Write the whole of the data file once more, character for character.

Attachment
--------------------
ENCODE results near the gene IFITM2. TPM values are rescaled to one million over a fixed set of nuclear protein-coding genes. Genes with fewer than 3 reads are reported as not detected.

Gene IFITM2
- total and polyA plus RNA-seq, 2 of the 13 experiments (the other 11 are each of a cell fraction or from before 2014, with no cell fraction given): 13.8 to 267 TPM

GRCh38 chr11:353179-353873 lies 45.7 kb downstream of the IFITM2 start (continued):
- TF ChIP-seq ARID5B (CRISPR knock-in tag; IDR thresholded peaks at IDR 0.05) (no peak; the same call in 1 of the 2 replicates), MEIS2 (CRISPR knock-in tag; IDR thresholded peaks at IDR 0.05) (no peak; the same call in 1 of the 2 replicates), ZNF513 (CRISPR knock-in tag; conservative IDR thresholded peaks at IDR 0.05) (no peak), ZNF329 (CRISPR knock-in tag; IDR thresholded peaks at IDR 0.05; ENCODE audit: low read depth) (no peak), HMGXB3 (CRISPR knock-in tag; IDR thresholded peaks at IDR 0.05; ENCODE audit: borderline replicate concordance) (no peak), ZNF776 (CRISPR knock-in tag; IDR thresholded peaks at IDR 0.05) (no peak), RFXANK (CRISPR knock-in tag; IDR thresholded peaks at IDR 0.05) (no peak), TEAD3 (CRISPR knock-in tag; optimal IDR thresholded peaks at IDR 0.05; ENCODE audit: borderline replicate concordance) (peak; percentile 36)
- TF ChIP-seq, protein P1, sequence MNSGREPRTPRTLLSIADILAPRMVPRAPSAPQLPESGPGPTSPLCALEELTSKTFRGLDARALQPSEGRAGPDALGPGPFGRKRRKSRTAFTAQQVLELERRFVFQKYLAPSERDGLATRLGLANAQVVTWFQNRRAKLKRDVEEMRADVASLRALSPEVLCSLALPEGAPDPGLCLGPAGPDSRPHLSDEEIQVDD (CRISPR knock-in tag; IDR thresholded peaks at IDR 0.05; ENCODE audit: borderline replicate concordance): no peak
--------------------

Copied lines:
ENCODE results near the gene IFITM2. TPM values are rescaled to one million over a fixed set of nuclear protein-coding genes. Genes with fewer than 3 reads are reported as not detected.

Gene IFITM2
- total and polyA plus RNA-seq, 2 of the 13 experiments (the other 11 are each of a cell fraction or from before 2014, with no cell fraction given): 13.8 to 267 TPM

GRCh38 chr11:353179-353873 lies 45.7 kb downstream of the IFITM2 start (continued):
- TF ChIP-seq ARID5B (CRISPR knock-in tag; IDR thresholded peaks at IDR 0.05) (no peak; the same call in 1 of the 2 replicates), MEIS2 (CRISPR knock-in tag; IDR thresholded peaks at IDR 0.05) (no peak; the same call in 1 of the 2 replicates), ZNF513 (CRISPR knock-in tag; conservative IDR thresholded peaks at IDR 0.05) (no peak), ZNF329 (CRISPR knock-in tag; IDR thresholded peaks at IDR 0.05; ENCODE audit: low read depth) (no peak), HMGXB3 (CRISPR knock-in tag; IDR thresholded peaks at IDR 0.05; ENCODE audit: borderline replicate concordance) (no peak), ZNF776 (CRISPR knock-in tag; IDR thresholded peaks at IDR 0.05) (no peak), RFXANK (CRISPR knock-in tag; IDR thresholded peaks at IDR 0.05) (no peak), TEAD3 (CRISPR knock-in tag; optimal IDR thresholded peaks at IDR 0.05; ENCODE audit: borderline replicate concordance) (peak; percentile 36)
- TF ChIP-seq, protein P1, sequence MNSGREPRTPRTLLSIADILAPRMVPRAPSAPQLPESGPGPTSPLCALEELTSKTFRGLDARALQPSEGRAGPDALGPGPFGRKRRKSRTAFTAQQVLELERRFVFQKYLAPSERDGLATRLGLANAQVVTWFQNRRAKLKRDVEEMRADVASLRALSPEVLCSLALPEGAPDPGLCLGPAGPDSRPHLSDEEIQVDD (CRISPR knock-in tag; IDR thresholded peaks at IDR 0.05; ENCODE audit: borderline replicate concordance): no peak